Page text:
Ecosystem service assessment tools, such as the i-Tree suite of tools, use tree allometry equations to quantify and value various ecosystem services provided by an urban forest.
This work used data collected by several i-Tree Eco assessments to define the relationships between key biometric variables of urban trees (diameter at breast height - DBH, crown width and height) and investigate how those relationships change with different locations and tree species.
Future work will consider the results of this project and trees grown in rural environments.
- Examine how the relationships between biometric variables of urban trees (tree diameter, height and crown width) differ between locations or species
- Evaluate which of the selected biometric variables would be more suitable for predicting the others
The study found that mean allometric relationships between the DBH, heights and crown widths of urban trees significantly differs from one urban area to another. The relationships are influenced as much by the complex effect of environmental and management factors specific to particular urban areas, as they are by the regional climate. Common patterns of variation were only identifiable for some of the species suggesting that external factors impact on the growth of different species in different ways. The variations in relationships were found to be greater in mature trees than in younger trees.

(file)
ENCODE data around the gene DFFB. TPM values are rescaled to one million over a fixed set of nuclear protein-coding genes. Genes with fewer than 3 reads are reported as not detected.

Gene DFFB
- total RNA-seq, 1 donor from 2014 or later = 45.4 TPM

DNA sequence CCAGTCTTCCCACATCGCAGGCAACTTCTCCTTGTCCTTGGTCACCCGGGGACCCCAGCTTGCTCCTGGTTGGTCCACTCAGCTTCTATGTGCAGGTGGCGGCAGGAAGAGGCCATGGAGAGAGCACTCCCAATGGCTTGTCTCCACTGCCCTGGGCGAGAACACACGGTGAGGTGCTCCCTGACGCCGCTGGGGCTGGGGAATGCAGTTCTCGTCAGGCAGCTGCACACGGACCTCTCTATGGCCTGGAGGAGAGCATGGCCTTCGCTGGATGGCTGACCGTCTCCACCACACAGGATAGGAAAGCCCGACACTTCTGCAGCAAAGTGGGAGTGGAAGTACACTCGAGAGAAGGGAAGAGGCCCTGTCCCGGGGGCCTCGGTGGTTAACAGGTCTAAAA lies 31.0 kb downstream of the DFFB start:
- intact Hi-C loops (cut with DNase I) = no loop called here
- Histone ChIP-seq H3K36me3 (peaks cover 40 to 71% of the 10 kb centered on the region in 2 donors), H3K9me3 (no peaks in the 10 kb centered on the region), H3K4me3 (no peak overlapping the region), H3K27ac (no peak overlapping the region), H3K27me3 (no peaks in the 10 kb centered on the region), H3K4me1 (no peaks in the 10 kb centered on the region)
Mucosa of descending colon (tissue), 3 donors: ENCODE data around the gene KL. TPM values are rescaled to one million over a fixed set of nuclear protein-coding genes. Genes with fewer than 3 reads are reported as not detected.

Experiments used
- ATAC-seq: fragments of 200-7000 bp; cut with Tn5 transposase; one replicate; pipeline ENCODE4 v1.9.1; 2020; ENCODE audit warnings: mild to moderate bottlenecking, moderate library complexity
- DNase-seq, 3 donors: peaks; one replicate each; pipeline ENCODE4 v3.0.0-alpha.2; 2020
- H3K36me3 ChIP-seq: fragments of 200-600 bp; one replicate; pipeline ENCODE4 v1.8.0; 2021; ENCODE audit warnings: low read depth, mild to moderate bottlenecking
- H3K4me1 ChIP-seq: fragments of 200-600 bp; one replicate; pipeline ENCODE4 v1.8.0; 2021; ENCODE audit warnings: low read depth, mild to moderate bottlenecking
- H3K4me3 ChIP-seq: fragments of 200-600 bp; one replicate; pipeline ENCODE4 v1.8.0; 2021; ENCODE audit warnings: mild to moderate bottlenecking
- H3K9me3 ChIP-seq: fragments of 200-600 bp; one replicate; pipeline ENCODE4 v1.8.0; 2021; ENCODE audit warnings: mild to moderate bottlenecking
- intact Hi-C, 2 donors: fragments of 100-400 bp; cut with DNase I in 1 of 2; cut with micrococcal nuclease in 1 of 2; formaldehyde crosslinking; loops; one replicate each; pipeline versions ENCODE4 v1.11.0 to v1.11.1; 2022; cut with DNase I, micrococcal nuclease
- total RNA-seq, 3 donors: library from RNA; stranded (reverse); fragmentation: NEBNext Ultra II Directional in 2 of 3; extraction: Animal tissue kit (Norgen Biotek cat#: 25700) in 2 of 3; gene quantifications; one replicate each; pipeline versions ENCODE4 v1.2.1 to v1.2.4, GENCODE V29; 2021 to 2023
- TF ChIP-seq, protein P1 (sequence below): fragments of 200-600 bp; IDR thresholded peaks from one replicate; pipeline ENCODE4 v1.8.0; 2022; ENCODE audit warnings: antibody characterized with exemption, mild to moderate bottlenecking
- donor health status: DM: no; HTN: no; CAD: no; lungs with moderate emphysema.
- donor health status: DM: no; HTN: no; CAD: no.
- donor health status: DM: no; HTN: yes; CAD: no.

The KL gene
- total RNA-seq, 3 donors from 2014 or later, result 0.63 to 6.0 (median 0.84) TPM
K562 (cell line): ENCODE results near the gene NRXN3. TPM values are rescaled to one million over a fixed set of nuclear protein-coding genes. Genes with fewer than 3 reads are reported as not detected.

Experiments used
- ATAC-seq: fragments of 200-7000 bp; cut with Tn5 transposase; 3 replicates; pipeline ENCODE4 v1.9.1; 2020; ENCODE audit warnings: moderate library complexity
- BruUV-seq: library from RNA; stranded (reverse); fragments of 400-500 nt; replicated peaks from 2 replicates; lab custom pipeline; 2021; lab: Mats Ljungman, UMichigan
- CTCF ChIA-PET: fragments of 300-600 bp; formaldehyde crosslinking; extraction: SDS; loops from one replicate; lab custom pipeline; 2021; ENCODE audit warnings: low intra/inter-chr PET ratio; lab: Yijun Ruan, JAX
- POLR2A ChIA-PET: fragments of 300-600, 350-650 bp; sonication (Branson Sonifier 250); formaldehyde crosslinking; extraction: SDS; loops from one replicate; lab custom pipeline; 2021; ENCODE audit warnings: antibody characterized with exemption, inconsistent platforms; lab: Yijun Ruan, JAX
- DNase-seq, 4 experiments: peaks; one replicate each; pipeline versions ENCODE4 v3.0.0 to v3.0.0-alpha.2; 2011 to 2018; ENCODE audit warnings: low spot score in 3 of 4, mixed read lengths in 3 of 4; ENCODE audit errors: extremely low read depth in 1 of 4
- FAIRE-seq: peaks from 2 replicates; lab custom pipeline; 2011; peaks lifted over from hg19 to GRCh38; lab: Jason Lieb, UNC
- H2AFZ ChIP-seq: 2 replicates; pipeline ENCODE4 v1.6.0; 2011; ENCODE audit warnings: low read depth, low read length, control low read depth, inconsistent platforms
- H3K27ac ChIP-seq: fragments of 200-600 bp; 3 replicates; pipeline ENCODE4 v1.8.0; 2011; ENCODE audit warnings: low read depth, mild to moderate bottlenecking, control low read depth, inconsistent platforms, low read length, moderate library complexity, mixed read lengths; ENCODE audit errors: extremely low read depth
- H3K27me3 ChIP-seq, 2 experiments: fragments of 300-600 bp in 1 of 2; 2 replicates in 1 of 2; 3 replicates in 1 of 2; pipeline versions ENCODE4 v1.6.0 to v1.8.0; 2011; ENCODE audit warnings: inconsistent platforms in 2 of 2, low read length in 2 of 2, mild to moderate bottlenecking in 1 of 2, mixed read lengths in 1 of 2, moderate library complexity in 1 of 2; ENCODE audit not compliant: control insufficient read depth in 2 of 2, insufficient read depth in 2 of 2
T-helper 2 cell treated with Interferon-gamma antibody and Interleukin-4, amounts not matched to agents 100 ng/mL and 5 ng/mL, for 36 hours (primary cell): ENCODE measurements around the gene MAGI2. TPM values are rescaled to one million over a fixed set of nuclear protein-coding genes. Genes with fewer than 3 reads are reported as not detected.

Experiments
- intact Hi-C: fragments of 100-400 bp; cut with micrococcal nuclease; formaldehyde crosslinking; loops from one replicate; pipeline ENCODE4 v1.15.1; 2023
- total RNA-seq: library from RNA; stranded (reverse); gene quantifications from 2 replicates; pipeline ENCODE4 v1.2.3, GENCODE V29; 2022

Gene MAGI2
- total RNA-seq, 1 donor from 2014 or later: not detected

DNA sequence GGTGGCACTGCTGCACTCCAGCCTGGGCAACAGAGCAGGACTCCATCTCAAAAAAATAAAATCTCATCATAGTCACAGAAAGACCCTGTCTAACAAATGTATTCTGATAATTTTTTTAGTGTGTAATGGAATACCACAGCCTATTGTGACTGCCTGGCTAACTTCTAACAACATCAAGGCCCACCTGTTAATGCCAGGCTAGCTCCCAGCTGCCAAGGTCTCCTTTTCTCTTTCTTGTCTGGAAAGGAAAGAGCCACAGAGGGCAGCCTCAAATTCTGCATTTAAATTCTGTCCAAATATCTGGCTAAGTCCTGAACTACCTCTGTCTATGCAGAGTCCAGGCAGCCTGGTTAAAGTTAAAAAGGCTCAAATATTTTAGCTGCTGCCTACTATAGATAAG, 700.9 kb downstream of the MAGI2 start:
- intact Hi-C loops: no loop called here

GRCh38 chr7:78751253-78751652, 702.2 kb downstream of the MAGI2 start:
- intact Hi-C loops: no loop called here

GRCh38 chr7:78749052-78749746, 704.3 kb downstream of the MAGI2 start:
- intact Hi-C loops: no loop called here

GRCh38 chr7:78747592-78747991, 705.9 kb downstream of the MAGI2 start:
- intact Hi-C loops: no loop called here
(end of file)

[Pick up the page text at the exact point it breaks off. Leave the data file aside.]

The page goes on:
Vaz Monteiro, M., Doick, K.J., Handley, P. (2016). Allometric relationships for urban trees in Great Britain. Urban Forestry & Urban Greening. 19, 223-236. http://dx.doi.org/10.1016/j.ufug.2016.07.009.
This research started in April 2014 and is currently ongoing.
Funders and partners
This work is funded by the Forestry Commission
Forestry Commission policy
Climate change represents a significant threat to urban infrastructure, environmental quality and the health of city dwellers. Green infrastructure is itself at risk through greater extremes in temperature fluctuation, consequent flourishing of tree pests and diseases, drought and perceived increased risk of subsidence leading to tree removal.
There is no clear system for determining the biophysical interactions, benefits, or managing potential trade-offs within a risk-benefit context, so as to optimally support the protection and sustainable regeneration of UK towns and cities. The Urban Trees and Greenspace in a Changing Climate Programme intends to develop such a system through consolidating and building upon existing work to provide the evidence base for urban trees, definition and communication of best practice guidance, and robust assessment, evaluation and dissemination tools so that the risks and benefits of urban tree placement can be more fully assessed by society, policy makers and planners. The Programme also maintains the centre of excellence which FR has developed over several decades on land regeneration practices to establish and maintain urban greenspaces on former brownfield and contaminated sites.